Wednesday, June 18, 2008

Saving the Dogs and Our Souls

According to The Committee to Protect Dogs, with over 45,000 signatures collected, it looks like Massachusetts voters will have the opportunity to save greyhounds from cruelty. The good thing about a measure such as this is it appeals to all people - that's why it was one of the closest ballot initiatives ever, last time it was on the ballot. Democrats and Republicans own dogs: no one who owns a dog wants to see them trapped in a cage so small that they can barely move, for more than 20 hours a day. What kind of life is that? It's no wonder that so many get hurt, killed and euthanized due to injuries that occur because of the cruelty with which they're treated.

The Globe attached a picture to their article about the ballot initiative, which I linked to above. It's of the dogs racing at a track, free from being trapped all day. It would be better to show pictures of all the dogs that are killed. I saw a documentary, years ago, of dog after dog being thrown into a giant trash receptacle, no doubt to be picked up before they started decaying. Or the Paper of Record could have shown a picture of the dogs with missing ears, limbs or scars so hideous that even people without a pet could grasp what's truly going on - and want to do something about it. We just don't want to see those pictures, because they make us sick. But that doesn't mean the Globe shouldn't show them.


Greyhounds in their kennel. They're kept in there almost all day long. I'll spare everyone from the far more gruesome pictures you can find using Google Image, searching for "greyhound cruelty."


Race Tracks aren't fun for dogs; they shouldn't be fun for people. People bet and dogs die. How entertaining. Imagine if the people who bet on dogs were the ones who had to take care of them. Suddenly, these people would realize it's less an industry as it is a legalized version of the movie Hostel, just this time for canines. Would people still get their kicks and thrills? I doubt it.

The good news is we can have our cake and eat it too. These Race Tracks are large lots of land. We need lose no jobs, because something more lucrative could be built with just a little ingenuity. Race tracks are already a dying enterprise, we're just making it happen a few years sooner, saving who knows how many dogs in the process. The good news is that whatever replaces the dog tracks will probably be better, both for profits and dogs. It's tough to think of a more horrendous way to make money than dog tracks, so lets decide as citizens of the Commonwealth to demand better.

6 comments:

Christine A. Dorchak, Esq. said...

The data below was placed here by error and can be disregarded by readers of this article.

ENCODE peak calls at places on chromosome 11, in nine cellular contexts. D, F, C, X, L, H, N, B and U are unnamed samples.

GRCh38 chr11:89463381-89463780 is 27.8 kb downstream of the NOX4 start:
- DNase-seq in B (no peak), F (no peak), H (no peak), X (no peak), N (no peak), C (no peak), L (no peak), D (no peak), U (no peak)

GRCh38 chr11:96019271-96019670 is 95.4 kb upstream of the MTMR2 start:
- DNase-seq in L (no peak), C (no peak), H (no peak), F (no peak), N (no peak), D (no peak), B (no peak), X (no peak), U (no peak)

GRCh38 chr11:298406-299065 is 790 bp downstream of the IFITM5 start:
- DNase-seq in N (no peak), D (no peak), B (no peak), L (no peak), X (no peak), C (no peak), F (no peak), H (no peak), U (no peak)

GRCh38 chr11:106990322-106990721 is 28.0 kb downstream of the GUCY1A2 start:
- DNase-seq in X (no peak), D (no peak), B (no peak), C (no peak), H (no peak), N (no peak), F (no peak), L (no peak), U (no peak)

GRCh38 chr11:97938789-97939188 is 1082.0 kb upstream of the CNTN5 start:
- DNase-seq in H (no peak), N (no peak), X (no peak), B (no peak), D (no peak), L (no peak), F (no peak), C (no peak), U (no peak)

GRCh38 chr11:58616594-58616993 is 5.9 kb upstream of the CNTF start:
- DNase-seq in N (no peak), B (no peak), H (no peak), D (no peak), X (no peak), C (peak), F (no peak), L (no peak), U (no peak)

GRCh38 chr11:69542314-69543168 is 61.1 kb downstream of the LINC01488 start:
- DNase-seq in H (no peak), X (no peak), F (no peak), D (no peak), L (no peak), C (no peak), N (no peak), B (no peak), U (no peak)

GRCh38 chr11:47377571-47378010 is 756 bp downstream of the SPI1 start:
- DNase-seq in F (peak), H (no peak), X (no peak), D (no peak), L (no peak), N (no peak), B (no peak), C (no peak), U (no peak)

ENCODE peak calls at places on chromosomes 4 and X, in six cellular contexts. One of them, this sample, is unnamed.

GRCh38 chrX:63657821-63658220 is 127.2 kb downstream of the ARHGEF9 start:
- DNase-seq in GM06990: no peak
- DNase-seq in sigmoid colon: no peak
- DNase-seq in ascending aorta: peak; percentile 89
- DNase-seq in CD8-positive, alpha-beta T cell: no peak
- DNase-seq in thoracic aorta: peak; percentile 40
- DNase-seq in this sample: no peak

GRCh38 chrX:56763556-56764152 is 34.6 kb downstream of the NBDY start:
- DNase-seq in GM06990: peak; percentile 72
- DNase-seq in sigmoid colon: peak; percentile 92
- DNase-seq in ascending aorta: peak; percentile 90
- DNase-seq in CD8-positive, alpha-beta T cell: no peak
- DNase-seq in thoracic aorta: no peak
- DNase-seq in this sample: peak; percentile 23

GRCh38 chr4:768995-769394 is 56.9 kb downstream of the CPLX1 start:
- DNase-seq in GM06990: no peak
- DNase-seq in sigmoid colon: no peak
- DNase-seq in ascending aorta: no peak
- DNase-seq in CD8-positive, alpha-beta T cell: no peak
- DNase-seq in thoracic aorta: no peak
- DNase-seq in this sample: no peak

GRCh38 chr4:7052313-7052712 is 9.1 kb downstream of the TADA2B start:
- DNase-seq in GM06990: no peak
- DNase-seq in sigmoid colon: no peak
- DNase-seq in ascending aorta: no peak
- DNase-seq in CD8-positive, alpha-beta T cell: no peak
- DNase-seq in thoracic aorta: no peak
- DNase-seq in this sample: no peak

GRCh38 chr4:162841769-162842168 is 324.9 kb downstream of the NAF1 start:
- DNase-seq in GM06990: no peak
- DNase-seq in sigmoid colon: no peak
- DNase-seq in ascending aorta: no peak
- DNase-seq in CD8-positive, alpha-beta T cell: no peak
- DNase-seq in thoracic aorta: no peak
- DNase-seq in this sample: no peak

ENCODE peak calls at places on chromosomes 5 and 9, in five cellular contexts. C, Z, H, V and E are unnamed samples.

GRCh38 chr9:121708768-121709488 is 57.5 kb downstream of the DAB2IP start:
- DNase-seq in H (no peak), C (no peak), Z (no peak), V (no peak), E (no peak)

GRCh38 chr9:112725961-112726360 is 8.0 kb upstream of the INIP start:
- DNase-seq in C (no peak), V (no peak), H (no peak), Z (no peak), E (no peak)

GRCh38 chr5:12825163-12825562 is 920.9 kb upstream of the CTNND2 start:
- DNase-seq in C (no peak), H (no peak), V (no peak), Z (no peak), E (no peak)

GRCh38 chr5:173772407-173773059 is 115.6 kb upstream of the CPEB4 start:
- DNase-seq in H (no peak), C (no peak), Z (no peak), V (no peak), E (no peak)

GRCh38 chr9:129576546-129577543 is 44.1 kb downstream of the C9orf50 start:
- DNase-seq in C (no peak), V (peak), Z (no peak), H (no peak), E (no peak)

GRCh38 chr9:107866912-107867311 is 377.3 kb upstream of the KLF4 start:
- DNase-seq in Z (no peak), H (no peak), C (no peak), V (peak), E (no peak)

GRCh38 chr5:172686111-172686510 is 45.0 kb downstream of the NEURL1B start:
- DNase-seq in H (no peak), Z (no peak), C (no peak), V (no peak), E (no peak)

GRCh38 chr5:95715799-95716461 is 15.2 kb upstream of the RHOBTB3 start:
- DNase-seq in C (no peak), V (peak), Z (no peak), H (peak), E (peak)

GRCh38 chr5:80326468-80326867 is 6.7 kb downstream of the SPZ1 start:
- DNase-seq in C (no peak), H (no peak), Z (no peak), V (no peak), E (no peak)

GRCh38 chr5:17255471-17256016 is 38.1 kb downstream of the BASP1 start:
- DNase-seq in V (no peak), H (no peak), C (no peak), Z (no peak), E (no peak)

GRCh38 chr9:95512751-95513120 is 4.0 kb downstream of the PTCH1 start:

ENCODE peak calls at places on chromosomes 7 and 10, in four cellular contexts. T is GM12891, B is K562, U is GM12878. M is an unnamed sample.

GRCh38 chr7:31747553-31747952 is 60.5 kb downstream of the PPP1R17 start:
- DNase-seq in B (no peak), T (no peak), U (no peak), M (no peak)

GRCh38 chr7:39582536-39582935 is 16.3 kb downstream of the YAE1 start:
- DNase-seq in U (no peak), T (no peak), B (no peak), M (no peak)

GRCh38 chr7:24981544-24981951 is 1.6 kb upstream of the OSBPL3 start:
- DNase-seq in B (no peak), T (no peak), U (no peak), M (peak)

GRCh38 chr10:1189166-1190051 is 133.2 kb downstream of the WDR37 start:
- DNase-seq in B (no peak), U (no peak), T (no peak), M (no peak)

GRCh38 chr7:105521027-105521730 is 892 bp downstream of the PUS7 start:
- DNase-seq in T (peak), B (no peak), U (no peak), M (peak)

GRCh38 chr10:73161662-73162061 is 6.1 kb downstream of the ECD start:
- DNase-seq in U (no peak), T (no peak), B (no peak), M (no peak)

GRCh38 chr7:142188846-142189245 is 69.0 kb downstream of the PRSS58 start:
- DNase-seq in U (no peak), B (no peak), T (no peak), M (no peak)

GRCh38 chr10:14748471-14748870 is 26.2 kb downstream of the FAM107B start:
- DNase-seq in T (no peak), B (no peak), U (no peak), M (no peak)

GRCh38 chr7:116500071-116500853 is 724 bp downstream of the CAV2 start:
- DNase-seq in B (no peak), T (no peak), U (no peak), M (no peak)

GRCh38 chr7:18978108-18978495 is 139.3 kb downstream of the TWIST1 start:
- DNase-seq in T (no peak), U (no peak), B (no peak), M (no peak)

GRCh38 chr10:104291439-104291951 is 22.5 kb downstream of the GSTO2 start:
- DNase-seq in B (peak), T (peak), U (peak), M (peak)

Thanks for blogging about our campaign to phase out greyhound racing in the Commonwealth.

To see a report of the 700 plus greyhounds injured while racing in Massachusetts from 2002 to June 2007, go to our web site at www.protectdogs.org. Reported injuries include broken necks, cardiac arrest, paralysis and seizures.

We also offer a slide show of images from the Lynn Kennel Compound, serving Wonderland Greyhound Park. Dogs spend an average of 20 hours per day in stacked cages barely large enough for them to stand up or turn around.

This is no way to treat a dog.

Please "Vote for the Dogs" on November 4!

Christine Dorchak
Committee to Protect Dogs

tara said...

We supported this the last time it was on the ballot and didn't understand why it failed to pass.

I don't get betting on dogs. I went once and couldn't see it.

But then I don't get casino gambling either.

What a waste!

Thanks for commenting, Ryan.

Ryan Adams said...

Hey Tara, thanks for your comments, too. The last vote was incredibly close, so we can definitely win this time. Like last time, though, we face the tough facts that we'll be overwhelmingly outspent by the pro-dog killing forces (no offense to them), because that's how they can convince the majority of Massachusetts voters that it's just a fun day at the tracks.

People need to know this is about being decent human beings; it's not even about jobs. New businesses will emerge where the old ones have closed; one's that don't need to be propped up by the Government to stay open (as do dog tracks, which care barely stay afloat). This is a way to have a new, better economy, one that is both more profitable and more humane.

Just tell all your friends and get as involved as you can, because it's a tough - and important - fight.

Anonymous said...

I can't understand how they can run so fast if they're in cages for 20 hours a day? No muscle atrophy.

Anonymous said...

Horse racing next? After all they break their legs once in a while. Then slaughterhouses....

Ryan Adams said...

Horse racing and greyhound racing is very different in terms of how each animal is treated and cared for. I've never seen any significant movement to ban horse racing, whereas Greyhounds have millions upon millions of supporters in this country alone.

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